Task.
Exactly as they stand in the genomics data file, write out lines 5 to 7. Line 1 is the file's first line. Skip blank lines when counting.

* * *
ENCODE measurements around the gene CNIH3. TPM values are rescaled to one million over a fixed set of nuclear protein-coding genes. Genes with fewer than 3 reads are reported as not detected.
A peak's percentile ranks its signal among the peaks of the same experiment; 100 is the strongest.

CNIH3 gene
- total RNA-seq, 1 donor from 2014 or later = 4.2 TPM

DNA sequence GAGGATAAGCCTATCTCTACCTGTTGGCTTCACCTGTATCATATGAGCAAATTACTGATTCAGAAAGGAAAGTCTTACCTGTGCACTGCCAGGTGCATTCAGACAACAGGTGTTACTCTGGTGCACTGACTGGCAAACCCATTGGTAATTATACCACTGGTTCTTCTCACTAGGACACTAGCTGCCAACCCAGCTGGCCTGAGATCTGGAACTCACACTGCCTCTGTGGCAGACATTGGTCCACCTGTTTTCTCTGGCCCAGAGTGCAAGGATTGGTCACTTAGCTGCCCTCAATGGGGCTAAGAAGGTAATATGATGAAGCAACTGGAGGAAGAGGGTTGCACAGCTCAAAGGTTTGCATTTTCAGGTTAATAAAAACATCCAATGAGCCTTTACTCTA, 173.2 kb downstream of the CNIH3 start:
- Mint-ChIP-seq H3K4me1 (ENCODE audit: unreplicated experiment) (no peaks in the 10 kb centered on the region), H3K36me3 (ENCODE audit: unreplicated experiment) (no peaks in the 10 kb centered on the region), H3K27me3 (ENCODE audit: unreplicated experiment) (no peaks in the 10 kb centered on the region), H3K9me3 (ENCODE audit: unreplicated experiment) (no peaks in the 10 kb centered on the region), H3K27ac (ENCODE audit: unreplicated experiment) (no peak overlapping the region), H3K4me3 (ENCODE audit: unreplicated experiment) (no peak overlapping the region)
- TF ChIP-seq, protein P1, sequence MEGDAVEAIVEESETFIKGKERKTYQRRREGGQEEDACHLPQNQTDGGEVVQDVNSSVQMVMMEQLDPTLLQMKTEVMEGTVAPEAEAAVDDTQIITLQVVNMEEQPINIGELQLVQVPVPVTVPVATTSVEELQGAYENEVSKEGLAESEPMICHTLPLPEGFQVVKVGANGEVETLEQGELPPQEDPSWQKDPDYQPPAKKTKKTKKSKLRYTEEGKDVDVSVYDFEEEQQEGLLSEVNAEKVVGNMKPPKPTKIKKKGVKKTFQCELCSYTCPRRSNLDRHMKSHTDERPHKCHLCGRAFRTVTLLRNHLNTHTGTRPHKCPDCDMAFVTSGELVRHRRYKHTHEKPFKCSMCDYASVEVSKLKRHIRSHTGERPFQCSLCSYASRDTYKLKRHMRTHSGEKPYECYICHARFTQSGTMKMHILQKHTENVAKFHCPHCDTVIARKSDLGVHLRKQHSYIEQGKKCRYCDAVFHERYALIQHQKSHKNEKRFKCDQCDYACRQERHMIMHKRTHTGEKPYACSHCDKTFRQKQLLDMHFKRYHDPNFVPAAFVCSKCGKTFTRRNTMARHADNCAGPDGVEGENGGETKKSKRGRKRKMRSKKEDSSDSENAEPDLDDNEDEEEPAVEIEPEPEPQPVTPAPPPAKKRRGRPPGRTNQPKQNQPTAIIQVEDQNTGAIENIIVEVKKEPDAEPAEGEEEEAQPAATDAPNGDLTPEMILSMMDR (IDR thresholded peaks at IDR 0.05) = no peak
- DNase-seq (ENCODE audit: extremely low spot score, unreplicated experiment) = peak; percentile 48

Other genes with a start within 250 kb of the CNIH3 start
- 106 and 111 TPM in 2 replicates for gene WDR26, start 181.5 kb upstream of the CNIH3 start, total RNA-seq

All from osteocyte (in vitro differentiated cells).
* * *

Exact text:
DNA sequence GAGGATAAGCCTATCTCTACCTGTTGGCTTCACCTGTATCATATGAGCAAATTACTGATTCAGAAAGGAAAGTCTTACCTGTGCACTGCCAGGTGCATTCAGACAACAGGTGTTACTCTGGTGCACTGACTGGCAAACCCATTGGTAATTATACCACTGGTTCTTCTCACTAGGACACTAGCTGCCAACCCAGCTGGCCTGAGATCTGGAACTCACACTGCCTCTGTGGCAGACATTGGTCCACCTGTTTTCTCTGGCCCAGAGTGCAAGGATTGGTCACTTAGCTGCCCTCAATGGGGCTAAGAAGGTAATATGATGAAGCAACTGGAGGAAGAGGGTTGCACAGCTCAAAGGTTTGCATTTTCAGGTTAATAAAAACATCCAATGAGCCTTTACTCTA, 173.2 kb downstream of the CNIH3 start:
- Mint-ChIP-seq H3K4me1 (ENCODE audit: unreplicated experiment) (no peaks in the 10 kb centered on the region), H3K36me3 (ENCODE audit: unreplicated experiment) (no peaks in the 10 kb centered on the region), H3K27me3 (ENCODE audit: unreplicated experiment) (no peaks in the 10 kb centered on the region), H3K9me3 (ENCODE audit: unreplicated experiment) (no peaks in the 10 kb centered on the region), H3K27ac (ENCODE audit: unreplicated experiment) (no peak overlapping the region), H3K4me3 (ENCODE audit: unreplicated experiment) (no peak overlapping the region)
- TF ChIP-seq, protein P1, sequence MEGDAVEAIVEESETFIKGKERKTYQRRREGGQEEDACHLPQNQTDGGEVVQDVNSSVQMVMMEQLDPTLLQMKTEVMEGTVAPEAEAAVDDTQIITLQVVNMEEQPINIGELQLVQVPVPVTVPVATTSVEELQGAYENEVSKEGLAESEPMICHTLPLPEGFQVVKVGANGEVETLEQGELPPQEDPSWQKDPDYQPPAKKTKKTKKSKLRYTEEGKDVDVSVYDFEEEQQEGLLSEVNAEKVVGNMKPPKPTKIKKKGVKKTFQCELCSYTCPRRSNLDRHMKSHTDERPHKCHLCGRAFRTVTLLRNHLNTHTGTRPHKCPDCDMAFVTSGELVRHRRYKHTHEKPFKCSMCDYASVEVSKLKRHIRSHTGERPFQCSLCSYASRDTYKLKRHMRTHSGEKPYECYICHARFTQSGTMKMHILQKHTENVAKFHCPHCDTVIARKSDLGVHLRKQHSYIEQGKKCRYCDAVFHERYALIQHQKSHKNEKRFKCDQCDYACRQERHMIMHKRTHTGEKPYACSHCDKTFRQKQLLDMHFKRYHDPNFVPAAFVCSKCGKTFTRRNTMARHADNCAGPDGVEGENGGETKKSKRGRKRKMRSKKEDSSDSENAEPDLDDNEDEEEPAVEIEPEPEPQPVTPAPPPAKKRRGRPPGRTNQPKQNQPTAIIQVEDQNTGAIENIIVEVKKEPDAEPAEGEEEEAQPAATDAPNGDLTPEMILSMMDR (IDR thresholded peaks at IDR 0.05) = no peak